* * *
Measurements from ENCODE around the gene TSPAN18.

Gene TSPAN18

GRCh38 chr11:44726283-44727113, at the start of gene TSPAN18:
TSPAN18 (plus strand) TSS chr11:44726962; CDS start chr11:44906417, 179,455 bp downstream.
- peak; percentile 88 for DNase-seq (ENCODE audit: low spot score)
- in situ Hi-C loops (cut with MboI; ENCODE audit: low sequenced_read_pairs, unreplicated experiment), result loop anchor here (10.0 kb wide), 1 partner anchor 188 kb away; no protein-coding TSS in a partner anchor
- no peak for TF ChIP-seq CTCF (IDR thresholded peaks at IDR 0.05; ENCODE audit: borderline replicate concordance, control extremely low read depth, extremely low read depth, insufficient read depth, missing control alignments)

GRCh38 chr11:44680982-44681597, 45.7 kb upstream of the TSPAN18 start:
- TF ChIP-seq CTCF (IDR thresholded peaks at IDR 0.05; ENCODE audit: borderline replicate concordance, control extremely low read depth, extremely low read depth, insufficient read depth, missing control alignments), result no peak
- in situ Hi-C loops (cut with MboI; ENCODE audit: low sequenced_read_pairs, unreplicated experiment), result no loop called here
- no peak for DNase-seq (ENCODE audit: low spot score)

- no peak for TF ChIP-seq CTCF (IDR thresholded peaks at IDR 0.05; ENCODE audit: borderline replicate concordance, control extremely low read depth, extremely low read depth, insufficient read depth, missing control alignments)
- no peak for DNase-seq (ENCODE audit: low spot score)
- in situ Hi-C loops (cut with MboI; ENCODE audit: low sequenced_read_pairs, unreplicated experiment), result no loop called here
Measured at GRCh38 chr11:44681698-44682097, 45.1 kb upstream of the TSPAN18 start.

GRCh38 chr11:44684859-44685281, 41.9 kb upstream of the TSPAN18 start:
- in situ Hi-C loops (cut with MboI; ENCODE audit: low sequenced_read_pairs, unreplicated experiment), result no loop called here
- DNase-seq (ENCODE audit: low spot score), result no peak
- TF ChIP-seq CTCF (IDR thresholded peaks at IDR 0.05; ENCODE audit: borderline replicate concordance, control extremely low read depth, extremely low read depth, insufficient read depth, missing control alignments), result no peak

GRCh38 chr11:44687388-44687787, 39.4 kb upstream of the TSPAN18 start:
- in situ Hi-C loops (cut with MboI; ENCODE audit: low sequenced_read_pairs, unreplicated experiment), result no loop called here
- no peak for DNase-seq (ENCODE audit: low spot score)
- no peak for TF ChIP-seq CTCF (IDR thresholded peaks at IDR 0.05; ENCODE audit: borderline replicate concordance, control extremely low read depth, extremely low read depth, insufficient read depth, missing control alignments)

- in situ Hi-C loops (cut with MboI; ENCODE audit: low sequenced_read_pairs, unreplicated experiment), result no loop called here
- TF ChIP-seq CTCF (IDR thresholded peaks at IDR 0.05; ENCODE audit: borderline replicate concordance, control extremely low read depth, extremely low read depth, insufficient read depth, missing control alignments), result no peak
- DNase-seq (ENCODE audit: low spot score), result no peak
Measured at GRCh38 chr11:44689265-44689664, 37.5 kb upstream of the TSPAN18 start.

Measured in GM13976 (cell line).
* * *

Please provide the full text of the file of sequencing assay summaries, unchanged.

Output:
Measurements from ENCODE around the gene TSPAN18.

Gene TSPAN18

GRCh38 chr11:44726283-44727113, at the start of gene TSPAN18:
TSPAN18 (plus strand) TSS chr11:44726962; CDS start chr11:44906417, 179,455 bp downstream.
- peak; percentile 88 for DNase-seq (ENCODE audit: low spot score)
- in situ Hi-C loops (cut with MboI; ENCODE audit: low sequenced_read_pairs, unreplicated experiment), result loop anchor here (10.0 kb wide), 1 partner anchor 188 kb away; no protein-coding TSS in a partner anchor
- no peak for TF ChIP-seq CTCF (IDR thresholded peaks at IDR 0.05; ENCODE audit: borderline replicate concordance, control extremely low read depth, extremely low read depth, insufficient read depth, missing control alignments)

GRCh38 chr11:44680982-44681597, 45.7 kb upstream of the TSPAN18 start:
- TF ChIP-seq CTCF (IDR thresholded peaks at IDR 0.05; ENCODE audit: borderline replicate concordance, control extremely low read depth, extremely low read depth, insufficient read depth, missing control alignments), result no peak
- in situ Hi-C loops (cut with MboI; ENCODE audit: low sequenced_read_pairs, unreplicated experiment), result no loop called here
- no peak for DNase-seq (ENCODE audit: low spot score)

- no peak for TF ChIP-seq CTCF (IDR thresholded peaks at IDR 0.05; ENCODE audit: borderline replicate concordance, control extremely low read depth, extremely low read depth, insufficient read depth, missing control alignments)
- no peak for DNase-seq (ENCODE audit: low spot score)
- in situ Hi-C loops (cut with MboI; ENCODE audit: low sequenced_read_pairs, unreplicated experiment), result no loop called here
Measured at GRCh38 chr11:44681698-44682097, 45.1 kb upstream of the TSPAN18 start.

GRCh38 chr11:44684859-44685281, 41.9 kb upstream of the TSPAN18 start:
- in situ Hi-C loops (cut with MboI; ENCODE audit: low sequenced_read_pairs, unreplicated experiment), result no loop called here
- DNase-seq (ENCODE audit: low spot score), result no peak
- TF ChIP-seq CTCF (IDR thresholded peaks at IDR 0.05; ENCODE audit: borderline replicate concordance, control extremely low read depth, extremely low read depth, insufficient read depth, missing control alignments), result no peak

GRCh38 chr11:44687388-44687787, 39.4 kb upstream of the TSPAN18 start:
- in situ Hi-C loops (cut with MboI; ENCODE audit: low sequenced_read_pairs, unreplicated experiment), result no loop called here
- no peak for DNase-seq (ENCODE audit: low spot score)
- no peak for TF ChIP-seq CTCF (IDR thresholded peaks at IDR 0.05; ENCODE audit: borderline replicate concordance, control extremely low read depth, extremely low read depth, insufficient read depth, missing control alignments)

- in situ Hi-C loops (cut with MboI; ENCODE audit: low sequenced_read_pairs, unreplicated experiment), result no loop called here
- TF ChIP-seq CTCF (IDR thresholded peaks at IDR 0.05; ENCODE audit: borderline replicate concordance, control extremely low read depth, extremely low read depth, insufficient read depth, missing control alignments), result no peak
- DNase-seq (ENCODE audit: low spot score), result no peak
Measured at GRCh38 chr11:44689265-44689664, 37.5 kb upstream of the TSPAN18 start.

Measured in GM13976 (cell line).